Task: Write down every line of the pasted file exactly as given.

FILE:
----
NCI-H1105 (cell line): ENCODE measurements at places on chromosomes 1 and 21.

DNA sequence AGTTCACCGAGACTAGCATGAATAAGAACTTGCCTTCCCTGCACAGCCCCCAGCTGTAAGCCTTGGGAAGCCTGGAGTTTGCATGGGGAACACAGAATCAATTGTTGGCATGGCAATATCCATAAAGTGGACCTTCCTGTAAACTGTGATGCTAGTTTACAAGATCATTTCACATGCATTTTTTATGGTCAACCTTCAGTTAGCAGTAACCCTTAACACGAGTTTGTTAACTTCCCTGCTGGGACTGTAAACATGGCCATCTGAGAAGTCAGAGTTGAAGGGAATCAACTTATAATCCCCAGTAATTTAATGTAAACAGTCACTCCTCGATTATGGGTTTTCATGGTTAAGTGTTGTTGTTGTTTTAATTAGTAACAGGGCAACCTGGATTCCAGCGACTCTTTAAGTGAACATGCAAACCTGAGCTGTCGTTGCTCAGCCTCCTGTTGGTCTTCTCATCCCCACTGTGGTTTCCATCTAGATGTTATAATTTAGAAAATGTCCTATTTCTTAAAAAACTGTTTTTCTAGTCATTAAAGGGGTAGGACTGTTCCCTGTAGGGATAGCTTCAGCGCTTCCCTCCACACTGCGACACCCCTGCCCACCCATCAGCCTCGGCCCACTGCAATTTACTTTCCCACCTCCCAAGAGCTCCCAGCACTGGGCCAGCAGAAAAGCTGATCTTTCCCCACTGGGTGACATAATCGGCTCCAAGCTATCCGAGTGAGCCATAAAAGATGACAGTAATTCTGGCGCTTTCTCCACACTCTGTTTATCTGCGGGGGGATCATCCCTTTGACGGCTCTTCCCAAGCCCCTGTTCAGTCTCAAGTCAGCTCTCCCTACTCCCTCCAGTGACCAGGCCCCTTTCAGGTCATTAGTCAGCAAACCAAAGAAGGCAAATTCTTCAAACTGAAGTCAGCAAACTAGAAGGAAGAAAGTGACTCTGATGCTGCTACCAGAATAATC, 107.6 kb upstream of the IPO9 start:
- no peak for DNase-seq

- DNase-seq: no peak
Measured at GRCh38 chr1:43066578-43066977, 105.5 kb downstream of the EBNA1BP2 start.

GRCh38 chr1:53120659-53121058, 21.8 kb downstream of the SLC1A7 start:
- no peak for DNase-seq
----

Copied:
NCI-H1105 (cell line): ENCODE measurements at places on chromosomes 1 and 21.

DNA sequence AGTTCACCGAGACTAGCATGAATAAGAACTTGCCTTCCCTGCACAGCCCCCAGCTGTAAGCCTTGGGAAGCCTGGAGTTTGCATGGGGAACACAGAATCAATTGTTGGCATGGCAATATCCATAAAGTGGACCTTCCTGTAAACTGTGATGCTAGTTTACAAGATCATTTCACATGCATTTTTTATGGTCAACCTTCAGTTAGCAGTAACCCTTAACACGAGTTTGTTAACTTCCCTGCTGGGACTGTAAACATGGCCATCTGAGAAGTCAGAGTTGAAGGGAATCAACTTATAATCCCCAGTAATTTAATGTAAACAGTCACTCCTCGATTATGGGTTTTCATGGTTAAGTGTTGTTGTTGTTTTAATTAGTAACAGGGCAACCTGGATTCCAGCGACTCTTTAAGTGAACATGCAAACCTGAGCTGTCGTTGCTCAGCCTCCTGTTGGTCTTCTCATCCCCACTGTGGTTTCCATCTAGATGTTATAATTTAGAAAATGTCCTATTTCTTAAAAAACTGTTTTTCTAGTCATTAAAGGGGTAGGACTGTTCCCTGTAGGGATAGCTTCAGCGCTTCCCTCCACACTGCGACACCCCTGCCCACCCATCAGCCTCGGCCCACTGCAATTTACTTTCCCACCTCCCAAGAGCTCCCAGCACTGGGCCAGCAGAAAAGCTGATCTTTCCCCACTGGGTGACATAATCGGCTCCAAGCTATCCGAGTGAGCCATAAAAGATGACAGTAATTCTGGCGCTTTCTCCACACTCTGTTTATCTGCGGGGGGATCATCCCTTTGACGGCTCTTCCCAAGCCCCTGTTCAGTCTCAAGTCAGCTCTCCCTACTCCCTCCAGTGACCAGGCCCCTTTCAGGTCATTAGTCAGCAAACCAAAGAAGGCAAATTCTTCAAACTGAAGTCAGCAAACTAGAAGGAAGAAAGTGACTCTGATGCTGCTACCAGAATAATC, 107.6 kb upstream of the IPO9 start:
- no peak for DNase-seq

- DNase-seq: no peak
Measured at GRCh38 chr1:43066578-43066977, 105.5 kb downstream of the EBNA1BP2 start.

GRCh38 chr1:53120659-53121058, 21.8 kb downstream of the SLC1A7 start:
- no peak for DNase-seq